2015 opened with high-level exchanges in preparation for the Strategic and Economic Dialogue, scheduled for early summer, and Xi Jinping’s state visit in September. Visits to China were made by Deputy Secretary of State Tony Blinken, Treasury Secretary Jacob Lew, Commerce Secretary Penny Pritzker, and Homeland Security Secretary Jeh Johnson. Chinese State Councilor Yang Jiechi met National Security Adviser Susan Rice in New York. Military exchanges included dialogues, ship visits, joint drills, and video calls. The South China Sea remained a source of friction as evidence mounted that China is building military outposts on reefs in the Spratly Islands. In response to the issuance of the revised US-Japan Defense Guidelines, China voiced concerns and called the alliance outdated. Despite US objections, a total of 57 countries signed up to be founding members of the Chinese-led Asian Infrastructure Investment Bank. China held its annual meetings of the National People’s Congress and the Chinese People’s Political Consultative Congress, announcing an economic growth target of around 7 percent and an increase in its defense budget of 10.1 percent in 2015.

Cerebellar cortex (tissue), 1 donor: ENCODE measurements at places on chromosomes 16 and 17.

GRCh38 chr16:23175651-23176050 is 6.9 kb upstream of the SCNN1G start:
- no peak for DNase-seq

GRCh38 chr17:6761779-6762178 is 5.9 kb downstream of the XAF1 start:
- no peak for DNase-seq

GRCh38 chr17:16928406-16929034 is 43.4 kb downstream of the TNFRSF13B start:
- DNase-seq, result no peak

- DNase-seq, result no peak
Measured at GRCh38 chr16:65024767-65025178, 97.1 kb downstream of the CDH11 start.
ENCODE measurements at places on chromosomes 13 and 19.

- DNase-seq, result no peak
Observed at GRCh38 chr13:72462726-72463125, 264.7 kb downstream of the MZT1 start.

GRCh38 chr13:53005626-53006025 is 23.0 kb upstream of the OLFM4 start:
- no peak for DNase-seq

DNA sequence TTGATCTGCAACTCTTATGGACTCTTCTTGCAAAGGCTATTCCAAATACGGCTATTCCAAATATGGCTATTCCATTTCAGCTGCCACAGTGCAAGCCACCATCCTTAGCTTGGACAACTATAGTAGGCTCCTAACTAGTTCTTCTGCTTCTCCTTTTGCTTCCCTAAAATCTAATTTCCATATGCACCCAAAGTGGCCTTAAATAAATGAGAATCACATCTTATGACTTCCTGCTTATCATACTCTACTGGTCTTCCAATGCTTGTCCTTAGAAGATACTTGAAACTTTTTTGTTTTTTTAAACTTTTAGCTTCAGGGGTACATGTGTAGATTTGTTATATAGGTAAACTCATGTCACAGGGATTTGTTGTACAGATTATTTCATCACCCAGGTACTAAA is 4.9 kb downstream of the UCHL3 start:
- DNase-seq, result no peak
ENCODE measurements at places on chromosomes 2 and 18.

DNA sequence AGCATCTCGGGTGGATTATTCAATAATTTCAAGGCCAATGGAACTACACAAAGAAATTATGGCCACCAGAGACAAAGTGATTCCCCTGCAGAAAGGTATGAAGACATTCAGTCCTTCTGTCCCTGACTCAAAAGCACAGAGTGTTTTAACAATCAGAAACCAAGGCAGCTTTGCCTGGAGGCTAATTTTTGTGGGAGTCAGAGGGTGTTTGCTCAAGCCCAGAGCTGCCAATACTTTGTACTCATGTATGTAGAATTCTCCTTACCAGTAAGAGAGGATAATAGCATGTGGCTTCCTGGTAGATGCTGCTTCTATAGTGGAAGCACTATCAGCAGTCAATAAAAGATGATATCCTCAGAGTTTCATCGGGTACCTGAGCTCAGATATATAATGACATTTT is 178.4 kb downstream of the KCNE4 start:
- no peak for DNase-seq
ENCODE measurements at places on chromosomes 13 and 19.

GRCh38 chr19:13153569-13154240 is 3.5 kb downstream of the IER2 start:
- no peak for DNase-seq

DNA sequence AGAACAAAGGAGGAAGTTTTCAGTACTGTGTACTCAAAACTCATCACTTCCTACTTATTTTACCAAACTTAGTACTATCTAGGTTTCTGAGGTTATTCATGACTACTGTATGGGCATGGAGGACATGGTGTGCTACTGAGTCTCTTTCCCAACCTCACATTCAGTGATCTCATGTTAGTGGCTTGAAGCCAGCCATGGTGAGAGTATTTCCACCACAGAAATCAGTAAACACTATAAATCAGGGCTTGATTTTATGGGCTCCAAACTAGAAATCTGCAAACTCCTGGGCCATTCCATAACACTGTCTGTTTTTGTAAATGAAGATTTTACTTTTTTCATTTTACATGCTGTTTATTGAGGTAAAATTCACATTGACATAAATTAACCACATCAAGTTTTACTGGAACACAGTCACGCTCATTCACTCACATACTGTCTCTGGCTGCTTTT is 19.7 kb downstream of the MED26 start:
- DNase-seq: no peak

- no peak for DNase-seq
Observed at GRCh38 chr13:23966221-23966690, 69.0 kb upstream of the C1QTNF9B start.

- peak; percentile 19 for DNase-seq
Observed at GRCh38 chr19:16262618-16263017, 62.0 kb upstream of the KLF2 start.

The highlight of the final months of 2014 was the summit between Presidents Obama and Xi Jinping, which produced agreements on visa extensions, military confidence-building measures, climate change, and information technology. Alongside progress, tensions persisted over China’s activities in the South China Sea and its continued promotion of regional security architecture fashioned by Asian nations, with the US role unclear at best. The 25th Joint Commission on Commerce and Trade (JCCT) convened in Chicago in mid-December. The “Umbrella Movement” in Hong Kong introduced a new source of friction in the bilateral relationship as Beijing suspected Washington’s instigation behind the scenes.
The US and China held the sixth Strategic and Economic Dialogue in Beijing in July. None of the myriad of problems in the relationship were solved, but the annual meetings provided an opportunity to take stock of bilateral relations and hold high-level discussions. Tensions in the South China Sea caused by China’s deployment of an oil rig off the Paracel Islands dominated many bilateral and multilateral meetings. There were several military exchanges, with a visit to the US by Chief of the General Staff of the PLA Fang Fenghui and a visit to China by Chief of Naval Operations Adm. Jonathan Greenert. The PLA Navy participated in the US-led RIMPAC military exercises for the first time. In an incident reminiscent of the 2001 collision between a Chinese fighter jet and a US surveillance plane, a Chinese fighter flew dangerously close to a US Navy P-8 Poseidon aircraft.